Men fail to overturn convictions for policeman’s murder

Two dissident republicans had been convicted of 2009 killing of Constable Stephen Carroll in Armagh

Two dissident republicans have failed to overturn their convictions for murdering police constable Stephen Carroll in Northern Ireland in 2009.

Constable Carroll was shot dead by the Continuity IRA in Craigavon, County Armagh, in March 2009.

Three years later, Brendan McConville (43), from Craigavon, and John Paul Wootton (23), from Lurgan, were found guilty at Belfast Crown Court of murdering the 48-year-old officer from Banbridge, Co Down.

The appeal was heard in Belfast High Court last year by Northern Ireland's Lord Chief Justice Sir Declan Morgan, Lord Justice Coghlin and Lord Justice Higgins. Their reserved judgment was delivered today.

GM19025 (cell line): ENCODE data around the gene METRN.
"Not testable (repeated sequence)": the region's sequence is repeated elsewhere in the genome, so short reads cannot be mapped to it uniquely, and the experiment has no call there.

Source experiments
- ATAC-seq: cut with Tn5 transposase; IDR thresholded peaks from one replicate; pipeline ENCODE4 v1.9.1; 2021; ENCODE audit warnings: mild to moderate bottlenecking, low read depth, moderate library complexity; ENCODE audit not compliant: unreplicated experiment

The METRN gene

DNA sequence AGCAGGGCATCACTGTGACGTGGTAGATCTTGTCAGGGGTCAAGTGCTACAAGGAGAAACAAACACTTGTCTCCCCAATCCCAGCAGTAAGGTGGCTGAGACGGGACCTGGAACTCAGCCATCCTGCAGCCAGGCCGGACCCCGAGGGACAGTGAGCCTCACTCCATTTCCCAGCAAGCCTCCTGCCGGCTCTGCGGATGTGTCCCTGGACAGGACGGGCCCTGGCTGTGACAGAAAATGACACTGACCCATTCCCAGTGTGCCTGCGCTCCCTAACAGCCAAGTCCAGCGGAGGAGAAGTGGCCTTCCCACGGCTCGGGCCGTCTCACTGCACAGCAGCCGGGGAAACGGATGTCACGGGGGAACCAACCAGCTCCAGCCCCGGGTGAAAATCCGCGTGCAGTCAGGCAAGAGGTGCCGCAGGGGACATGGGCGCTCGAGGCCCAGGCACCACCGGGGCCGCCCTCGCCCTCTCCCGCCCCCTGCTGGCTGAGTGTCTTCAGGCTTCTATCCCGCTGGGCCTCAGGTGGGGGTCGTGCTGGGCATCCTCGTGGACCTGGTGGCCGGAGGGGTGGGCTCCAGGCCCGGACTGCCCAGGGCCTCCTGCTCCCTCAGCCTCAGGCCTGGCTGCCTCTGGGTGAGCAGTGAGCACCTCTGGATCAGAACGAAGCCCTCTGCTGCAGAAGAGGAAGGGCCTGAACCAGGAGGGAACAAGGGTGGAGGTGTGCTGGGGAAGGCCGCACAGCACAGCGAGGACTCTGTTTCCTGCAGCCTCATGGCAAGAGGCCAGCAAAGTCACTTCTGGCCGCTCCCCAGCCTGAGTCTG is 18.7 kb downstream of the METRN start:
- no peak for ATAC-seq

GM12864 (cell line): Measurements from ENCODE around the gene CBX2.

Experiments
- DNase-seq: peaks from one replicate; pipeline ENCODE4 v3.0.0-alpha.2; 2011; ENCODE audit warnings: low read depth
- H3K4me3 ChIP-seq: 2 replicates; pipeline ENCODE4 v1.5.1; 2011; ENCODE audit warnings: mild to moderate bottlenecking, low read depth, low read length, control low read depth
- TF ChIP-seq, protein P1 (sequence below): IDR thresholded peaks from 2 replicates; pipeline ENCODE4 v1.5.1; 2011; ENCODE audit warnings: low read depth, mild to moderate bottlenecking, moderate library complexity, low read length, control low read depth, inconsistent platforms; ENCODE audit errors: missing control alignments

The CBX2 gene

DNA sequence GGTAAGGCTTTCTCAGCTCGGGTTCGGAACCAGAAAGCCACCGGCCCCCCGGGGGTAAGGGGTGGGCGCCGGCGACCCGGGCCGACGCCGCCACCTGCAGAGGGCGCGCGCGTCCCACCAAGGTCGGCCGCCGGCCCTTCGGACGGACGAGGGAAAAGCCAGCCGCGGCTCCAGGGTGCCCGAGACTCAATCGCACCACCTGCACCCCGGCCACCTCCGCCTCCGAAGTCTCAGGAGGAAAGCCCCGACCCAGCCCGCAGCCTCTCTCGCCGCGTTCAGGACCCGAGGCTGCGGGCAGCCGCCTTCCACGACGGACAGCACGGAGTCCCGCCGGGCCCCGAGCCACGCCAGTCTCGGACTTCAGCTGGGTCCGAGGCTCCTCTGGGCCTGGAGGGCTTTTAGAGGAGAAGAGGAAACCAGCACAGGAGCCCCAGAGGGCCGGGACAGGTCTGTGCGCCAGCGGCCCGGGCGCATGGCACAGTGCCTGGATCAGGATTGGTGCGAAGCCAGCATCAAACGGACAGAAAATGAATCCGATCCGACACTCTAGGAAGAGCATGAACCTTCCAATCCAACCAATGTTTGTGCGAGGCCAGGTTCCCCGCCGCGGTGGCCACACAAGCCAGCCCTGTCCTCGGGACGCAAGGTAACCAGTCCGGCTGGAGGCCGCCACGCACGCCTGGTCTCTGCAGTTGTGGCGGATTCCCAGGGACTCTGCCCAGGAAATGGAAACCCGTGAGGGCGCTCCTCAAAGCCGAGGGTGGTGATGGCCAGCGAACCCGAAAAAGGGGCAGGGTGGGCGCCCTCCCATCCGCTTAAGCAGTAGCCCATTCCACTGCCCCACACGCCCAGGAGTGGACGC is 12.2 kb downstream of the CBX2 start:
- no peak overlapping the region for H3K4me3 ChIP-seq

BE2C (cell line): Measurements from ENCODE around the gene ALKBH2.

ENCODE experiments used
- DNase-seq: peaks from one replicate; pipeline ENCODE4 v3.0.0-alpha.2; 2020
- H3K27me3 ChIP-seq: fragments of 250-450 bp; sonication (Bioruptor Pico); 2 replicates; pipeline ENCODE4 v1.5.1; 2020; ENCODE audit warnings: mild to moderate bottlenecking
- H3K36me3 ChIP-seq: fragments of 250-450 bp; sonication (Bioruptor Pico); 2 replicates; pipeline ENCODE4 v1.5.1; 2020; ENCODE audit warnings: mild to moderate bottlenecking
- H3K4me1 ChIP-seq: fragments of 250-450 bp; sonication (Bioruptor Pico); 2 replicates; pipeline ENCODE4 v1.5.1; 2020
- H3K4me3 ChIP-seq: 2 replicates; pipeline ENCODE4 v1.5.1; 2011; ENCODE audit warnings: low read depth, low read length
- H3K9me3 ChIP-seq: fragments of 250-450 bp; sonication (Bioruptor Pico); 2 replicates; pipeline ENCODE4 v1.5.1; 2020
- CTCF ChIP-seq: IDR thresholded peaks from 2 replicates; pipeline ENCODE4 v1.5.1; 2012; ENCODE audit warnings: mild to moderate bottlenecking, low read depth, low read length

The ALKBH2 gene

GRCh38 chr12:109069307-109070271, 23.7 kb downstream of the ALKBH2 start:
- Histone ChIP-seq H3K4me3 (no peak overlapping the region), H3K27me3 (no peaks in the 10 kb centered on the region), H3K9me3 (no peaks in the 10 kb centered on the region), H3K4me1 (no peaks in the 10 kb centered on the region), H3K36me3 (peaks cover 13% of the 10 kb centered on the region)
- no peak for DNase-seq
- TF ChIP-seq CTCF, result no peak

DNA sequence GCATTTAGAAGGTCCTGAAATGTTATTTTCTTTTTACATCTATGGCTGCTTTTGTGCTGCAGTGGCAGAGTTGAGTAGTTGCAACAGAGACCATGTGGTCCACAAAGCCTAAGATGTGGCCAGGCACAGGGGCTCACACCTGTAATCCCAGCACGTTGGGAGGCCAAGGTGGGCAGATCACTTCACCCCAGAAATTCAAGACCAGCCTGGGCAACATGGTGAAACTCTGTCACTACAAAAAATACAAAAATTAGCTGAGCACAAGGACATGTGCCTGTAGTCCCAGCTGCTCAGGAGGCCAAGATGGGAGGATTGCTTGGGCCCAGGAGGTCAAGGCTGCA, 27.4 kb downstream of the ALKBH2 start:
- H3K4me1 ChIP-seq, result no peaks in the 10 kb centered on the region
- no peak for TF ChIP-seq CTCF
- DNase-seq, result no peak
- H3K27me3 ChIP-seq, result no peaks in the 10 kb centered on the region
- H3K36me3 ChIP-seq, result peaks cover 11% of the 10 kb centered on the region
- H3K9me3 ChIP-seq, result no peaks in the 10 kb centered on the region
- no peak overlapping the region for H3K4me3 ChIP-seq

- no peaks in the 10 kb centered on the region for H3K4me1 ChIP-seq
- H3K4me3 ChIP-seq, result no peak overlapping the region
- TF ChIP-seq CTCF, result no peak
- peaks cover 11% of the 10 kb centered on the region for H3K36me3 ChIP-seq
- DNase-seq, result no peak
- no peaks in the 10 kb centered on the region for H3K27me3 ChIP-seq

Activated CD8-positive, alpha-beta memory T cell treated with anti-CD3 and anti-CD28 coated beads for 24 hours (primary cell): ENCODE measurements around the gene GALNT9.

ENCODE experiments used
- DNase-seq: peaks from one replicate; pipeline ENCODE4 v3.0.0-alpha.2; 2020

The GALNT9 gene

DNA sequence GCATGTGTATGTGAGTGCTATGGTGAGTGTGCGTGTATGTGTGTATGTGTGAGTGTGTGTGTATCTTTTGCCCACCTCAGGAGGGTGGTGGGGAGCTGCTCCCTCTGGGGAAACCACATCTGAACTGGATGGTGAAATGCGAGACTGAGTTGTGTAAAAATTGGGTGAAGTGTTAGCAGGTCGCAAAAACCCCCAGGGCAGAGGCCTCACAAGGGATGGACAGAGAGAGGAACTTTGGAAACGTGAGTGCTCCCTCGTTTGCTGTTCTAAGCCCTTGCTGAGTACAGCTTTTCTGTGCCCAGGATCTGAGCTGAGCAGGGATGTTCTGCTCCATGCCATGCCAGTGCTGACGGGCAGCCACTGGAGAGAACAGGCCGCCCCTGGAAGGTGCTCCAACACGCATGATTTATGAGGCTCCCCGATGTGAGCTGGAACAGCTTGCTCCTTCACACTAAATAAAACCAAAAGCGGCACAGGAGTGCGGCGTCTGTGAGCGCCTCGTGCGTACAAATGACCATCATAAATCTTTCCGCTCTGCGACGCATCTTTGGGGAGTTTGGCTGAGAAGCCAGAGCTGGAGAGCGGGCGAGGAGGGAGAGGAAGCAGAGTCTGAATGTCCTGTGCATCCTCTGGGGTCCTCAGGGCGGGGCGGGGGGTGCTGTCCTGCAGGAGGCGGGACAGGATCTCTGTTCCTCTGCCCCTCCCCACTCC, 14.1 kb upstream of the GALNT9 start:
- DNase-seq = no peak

McConville was sentenced to at least 25 years in prison for the murder. Wootton was handed a minimum 14-year term.

Constable Carroll was shot dead in a dissident ambush two days after two British soldiers were murdered in a Real IRA gun attack outside their barracks in Antrim town.

He died of a single gunshot wound to the head sustained as he sat in an unmarked police car while colleagues attended a 999 call in the Lismore Manor area.

A brick had been thrown through the window of a house in the private development an hour earlier, prompting the occupants to call the police.

Constable Carroll was the first policeman killed by republican paramilitaries since the peace process reforms which saw the Royal Ulster Constabulary replaced by the new-look Police Service of Northern Ireland (PSNI) in 2001.